Agencies and contractors who handle content marketing for clients may find decreasing shares are hard to explain to their customers.
“On the agency side, the social metrics were what we used to justify doing content,” Andrew says.
That was fine when the shares were going up. People are now conditioned to seeing reports of social shares going up. They will want to know what’s happened, and what we are going to do next.
“Getting shares is hard. Getting backlinks is very hard,” Steve says. The research shows that half of all content published in 2017 got zero inbound links.
Authoritative research and reference content are the exception. These two types of content consistently get links and shares, according to the 2018 Content Trends Report.
Another recommendation from the experts: Once an article or video is published, continue to work on getting it in front of a a wider audience. Content creators often overlook promotion, hurting their ability to get more links and shares as a result.
‘It’s very difficult to be successful with inbound marketing without outbound marketing,” Ian, of Razor Social and Outreach Plus says. “Without sufficient promotion you won’t get the links no matter how good the content is.”
We need to shift from from viewing each piece of content published as a once and done campaign to more extended promotion over time, she says.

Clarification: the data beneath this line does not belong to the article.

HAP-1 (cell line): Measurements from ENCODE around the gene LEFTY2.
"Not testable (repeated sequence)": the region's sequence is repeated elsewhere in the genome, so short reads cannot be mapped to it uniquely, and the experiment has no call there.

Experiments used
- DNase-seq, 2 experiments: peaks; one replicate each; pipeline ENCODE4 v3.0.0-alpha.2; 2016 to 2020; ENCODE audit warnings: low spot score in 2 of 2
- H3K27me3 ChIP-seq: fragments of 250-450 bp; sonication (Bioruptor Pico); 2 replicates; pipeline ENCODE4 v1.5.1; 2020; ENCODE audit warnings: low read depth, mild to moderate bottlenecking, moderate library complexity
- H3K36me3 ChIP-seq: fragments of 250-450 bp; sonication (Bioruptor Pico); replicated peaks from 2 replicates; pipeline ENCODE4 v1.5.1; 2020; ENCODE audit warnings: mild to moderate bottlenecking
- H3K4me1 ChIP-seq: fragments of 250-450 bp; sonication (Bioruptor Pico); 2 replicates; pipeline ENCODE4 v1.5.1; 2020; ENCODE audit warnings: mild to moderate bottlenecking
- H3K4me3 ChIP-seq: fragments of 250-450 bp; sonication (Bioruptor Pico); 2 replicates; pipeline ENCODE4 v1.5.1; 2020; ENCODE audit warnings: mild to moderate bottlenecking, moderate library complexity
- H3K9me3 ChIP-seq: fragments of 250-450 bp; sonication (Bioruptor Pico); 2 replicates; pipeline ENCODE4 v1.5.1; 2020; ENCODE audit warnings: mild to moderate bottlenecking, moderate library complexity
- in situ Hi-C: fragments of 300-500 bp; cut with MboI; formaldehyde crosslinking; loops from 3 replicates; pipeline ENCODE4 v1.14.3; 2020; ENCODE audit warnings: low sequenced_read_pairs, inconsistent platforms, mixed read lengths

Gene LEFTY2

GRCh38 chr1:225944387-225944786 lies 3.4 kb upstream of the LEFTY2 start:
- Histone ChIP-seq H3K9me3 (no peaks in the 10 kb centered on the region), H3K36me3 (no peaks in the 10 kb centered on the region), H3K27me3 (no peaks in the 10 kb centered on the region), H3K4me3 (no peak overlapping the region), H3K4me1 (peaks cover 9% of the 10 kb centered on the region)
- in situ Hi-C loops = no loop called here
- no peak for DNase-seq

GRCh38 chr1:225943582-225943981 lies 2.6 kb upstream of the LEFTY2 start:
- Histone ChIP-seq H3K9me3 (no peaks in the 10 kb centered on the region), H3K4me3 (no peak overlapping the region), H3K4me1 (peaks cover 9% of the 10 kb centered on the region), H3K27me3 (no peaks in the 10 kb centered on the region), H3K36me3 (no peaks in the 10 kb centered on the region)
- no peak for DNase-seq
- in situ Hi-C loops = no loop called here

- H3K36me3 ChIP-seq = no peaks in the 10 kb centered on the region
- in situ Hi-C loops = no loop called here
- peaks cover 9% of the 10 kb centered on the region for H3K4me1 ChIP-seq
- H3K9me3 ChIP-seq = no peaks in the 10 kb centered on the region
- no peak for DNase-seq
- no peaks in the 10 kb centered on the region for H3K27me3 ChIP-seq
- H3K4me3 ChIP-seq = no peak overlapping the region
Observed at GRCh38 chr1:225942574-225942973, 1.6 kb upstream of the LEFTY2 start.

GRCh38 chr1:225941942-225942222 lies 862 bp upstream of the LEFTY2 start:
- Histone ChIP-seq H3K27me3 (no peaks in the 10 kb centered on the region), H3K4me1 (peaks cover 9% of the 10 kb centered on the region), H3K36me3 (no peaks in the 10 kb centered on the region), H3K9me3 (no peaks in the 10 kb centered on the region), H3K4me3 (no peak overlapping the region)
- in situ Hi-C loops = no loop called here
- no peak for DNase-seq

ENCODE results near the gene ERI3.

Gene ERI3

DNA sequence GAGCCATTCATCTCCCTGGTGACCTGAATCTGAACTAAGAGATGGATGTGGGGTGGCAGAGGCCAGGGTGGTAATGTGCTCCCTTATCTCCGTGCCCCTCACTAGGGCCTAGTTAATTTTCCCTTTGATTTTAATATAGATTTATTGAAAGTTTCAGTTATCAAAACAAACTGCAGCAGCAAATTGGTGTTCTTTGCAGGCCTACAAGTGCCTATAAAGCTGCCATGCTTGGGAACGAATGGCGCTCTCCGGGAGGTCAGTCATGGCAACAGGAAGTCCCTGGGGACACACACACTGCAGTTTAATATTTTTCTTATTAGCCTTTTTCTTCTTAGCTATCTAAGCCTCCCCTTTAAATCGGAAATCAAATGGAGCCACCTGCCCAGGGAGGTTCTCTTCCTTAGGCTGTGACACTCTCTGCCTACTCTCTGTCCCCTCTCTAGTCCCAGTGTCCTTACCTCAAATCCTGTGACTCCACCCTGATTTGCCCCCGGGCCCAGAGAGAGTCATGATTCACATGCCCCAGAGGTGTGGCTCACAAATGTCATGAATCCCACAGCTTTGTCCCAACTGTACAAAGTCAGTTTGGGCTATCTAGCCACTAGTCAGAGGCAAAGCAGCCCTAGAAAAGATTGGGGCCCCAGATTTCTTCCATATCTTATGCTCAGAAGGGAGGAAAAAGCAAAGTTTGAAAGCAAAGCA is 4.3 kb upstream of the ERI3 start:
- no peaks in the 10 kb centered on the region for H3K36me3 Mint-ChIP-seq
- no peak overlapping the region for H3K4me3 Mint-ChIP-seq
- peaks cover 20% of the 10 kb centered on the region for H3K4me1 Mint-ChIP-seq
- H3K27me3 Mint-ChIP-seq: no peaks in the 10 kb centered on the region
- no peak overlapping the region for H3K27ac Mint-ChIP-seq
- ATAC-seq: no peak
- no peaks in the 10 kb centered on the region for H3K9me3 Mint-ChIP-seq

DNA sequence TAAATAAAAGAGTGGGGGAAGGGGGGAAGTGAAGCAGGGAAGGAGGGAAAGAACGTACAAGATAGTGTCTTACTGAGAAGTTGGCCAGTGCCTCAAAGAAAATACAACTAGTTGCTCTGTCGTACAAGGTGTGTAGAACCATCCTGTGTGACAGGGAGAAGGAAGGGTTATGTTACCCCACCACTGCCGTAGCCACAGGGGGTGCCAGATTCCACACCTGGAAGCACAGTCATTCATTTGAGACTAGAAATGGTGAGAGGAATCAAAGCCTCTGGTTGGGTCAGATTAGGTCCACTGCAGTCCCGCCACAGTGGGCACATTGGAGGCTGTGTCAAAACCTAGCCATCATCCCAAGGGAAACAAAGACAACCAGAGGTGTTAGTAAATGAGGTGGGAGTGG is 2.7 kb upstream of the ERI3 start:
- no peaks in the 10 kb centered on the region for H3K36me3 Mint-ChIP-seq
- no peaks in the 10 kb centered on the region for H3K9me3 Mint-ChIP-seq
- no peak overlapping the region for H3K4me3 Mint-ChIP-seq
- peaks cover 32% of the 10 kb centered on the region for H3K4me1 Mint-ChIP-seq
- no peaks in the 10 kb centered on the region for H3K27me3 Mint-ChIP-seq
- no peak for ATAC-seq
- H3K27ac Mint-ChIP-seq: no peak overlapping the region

And, if you’re thinking that distribution and promotion will still be a sideline to the real event of writing and publishing, Heidi points to the advice from Social Triggers’ Derek Halpern, who recommends spending 20% of your resources on content creation and 80% of your resources on distribution.
Ana, of Traffic Generation Cafe, has a full-throttle plan for promotion. She recommends content repurposing to get and keep content in front of audiences on multiple social channels.
Here’s a cheat sheet to her process:
One implication of Content Shock is a pivot toward less low-production value content and toward more high-production value content. Ana’s strategy points the way toward dividing labor intensive posts into assets that can meet audiences on a variety of platforms.
The New York Times, and other high authority sites, have seen increased shares, despite the overall decline.
Of course authority is important, Mark says. But, there is no institution on earth that is innovating more with their content than the NY Times. For example, consider the New York Times’ interactive graphics, or the ways they blend slides with video.
Many companies have artistic resources even greater than the New York Times. Why aren’t we seeing this move to innovate with content in business? Mark Scheafer
Megan, CEO of Social Tribe, agrees about the importance of innovation.
She says that Social Tribe encourages their clients to look beyond traditional content formats (like blogs) and use interactive and other content formats to optimize content consumption.
And, she continues, “Information needs to be tailored for different audiences on different networks. In addition to being on trend, personalized and relevant, content needs to be tailored to the channel and platform you’re using. For example, people on twitter have a very short attention, span, so visual, eye-catching content (images, GIFs, short form video) get the best results.
In analyzing the New York Times’ most successful content, it’s clear that political posts drive shares. This aligns with other research into the tribal nature of sharing on social networks.
Connecting the two ideas of community and tribal content, Brooke says, “It’s conversation that creates a tribe.” But, marketers don’t put enough emphasis on conversations.
Ultimately, conversations are the best “less is more” content, she adds.
We’d love to know your plan for tackling the challenges of this year’s Content Trends!